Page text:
I'm just a newbie to GNU/LINUX.

Good luck and don't hesitate to post any questions.

Chris

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Beigetreten: 04/23/2011

Careful,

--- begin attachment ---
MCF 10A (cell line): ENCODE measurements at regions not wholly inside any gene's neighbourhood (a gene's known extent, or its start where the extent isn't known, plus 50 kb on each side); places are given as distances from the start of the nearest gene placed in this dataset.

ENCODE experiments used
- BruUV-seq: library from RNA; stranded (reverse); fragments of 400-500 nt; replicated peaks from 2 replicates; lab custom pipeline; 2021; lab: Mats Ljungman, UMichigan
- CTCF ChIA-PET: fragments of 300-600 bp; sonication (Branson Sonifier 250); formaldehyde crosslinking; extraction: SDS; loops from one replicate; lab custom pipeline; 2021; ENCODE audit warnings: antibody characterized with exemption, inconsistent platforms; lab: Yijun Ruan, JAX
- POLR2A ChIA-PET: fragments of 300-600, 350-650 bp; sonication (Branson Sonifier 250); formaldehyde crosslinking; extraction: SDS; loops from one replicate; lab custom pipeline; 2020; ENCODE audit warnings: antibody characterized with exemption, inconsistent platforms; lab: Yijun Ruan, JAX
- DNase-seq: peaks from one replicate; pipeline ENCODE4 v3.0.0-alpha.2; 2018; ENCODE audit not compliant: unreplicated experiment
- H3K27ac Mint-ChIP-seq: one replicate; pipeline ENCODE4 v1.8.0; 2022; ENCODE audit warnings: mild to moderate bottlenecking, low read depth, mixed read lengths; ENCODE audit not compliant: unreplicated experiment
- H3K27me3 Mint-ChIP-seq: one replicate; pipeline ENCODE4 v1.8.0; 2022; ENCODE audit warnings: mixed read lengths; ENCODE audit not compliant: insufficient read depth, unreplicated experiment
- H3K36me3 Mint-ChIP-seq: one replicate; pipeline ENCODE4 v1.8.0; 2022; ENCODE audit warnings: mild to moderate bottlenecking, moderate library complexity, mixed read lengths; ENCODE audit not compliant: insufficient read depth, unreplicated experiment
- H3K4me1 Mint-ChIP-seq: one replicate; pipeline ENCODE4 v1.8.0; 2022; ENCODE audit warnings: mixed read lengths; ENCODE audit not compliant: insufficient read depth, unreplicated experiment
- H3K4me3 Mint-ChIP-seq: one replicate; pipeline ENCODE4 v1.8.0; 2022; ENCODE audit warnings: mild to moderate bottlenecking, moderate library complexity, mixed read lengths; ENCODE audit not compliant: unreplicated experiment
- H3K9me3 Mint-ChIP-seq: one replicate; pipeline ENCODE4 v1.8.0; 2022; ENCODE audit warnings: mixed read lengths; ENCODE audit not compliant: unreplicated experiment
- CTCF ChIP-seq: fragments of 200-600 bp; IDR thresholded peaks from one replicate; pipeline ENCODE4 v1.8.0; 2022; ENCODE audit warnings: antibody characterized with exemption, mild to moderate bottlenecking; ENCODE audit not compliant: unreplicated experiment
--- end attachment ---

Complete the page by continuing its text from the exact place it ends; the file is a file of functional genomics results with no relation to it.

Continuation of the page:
As far as I know and based on my experience with TP-LINK the company doesn't do anything special in relation to GNU/Linux. They are taking drivers/firmware developed by Atheros, Realtek, Ralink, and whoever else's chipset they might be using. TP-LINK is a brand and not one focused on GNU/Linux let alone free software so the fact something works is largely coincidence. TP-LINK might be a better choice than Linksys/Cisco/Netgear for one reason or another (maybe TP-LINK is more careful about documenting the “Linux” support on the box). However this said a lot of companies document “Linux” on the box and then do an even poorer job than companies who don't. I'll give you an example. HP documents very thoroughly the companies support for Linux. They even indicate through various wording what hardware will work with free software distributions. They don't list ANY documentation on "Linux" though on the box. Compare this to Samsung and other companies. These companies tend to list “Linux” on the box or list “Redhat” or something similar. When users actually go to use the product though they find the proprietary drivers don't work. There may or may not be some hack somewhere.. but the point is they didn't release proper (free) drivers and thus support is never going to be ideal. There is a much greater chance of losing it entirely (discontinued product, etc).